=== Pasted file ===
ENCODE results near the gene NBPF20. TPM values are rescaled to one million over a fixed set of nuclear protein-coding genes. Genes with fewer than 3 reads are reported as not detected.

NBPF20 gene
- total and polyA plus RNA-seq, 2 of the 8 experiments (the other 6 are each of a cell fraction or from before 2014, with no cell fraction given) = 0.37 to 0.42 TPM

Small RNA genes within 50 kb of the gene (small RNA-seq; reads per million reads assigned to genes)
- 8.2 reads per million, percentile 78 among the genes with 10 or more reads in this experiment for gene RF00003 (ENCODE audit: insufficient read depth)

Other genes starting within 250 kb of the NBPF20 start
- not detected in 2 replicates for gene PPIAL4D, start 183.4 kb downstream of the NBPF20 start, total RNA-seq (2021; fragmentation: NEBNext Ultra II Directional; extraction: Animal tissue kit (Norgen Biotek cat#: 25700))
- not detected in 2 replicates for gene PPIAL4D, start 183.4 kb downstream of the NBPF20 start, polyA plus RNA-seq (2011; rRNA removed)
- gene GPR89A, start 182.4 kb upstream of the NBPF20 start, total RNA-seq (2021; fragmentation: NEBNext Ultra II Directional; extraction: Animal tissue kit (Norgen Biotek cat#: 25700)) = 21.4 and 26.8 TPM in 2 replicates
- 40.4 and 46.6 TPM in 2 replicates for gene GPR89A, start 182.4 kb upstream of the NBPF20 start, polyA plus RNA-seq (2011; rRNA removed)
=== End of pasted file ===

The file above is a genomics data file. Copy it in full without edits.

ENCODE results near the gene NBPF20. TPM values are rescaled to one million over a fixed set of nuclear protein-coding genes. Genes with fewer than 3 reads are reported as not detected.

NBPF20 gene
- total and polyA plus RNA-seq, 2 of the 8 experiments (the other 6 are each of a cell fraction or from before 2014, with no cell fraction given) = 0.37 to 0.42 TPM

Small RNA genes within 50 kb of the gene (small RNA-seq; reads per million reads assigned to genes)
- 8.2 reads per million, percentile 78 among the genes with 10 or more reads in this experiment for gene RF00003 (ENCODE audit: insufficient read depth)

Other genes starting within 250 kb of the NBPF20 start
- not detected in 2 replicates for gene PPIAL4D, start 183.4 kb downstream of the NBPF20 start, total RNA-seq (2021; fragmentation: NEBNext Ultra II Directional; extraction: Animal tissue kit (Norgen Biotek cat#: 25700))
- not detected in 2 replicates for gene PPIAL4D, start 183.4 kb downstream of the NBPF20 start, polyA plus RNA-seq (2011; rRNA removed)
- gene GPR89A, start 182.4 kb upstream of the NBPF20 start, total RNA-seq (2021; fragmentation: NEBNext Ultra II Directional; extraction: Animal tissue kit (Norgen Biotek cat#: 25700)) = 21.4 and 26.8 TPM in 2 replicates
- 40.4 and 46.6 TPM in 2 replicates for gene GPR89A, start 182.4 kb upstream of the NBPF20 start, polyA plus RNA-seq (2011; rRNA removed)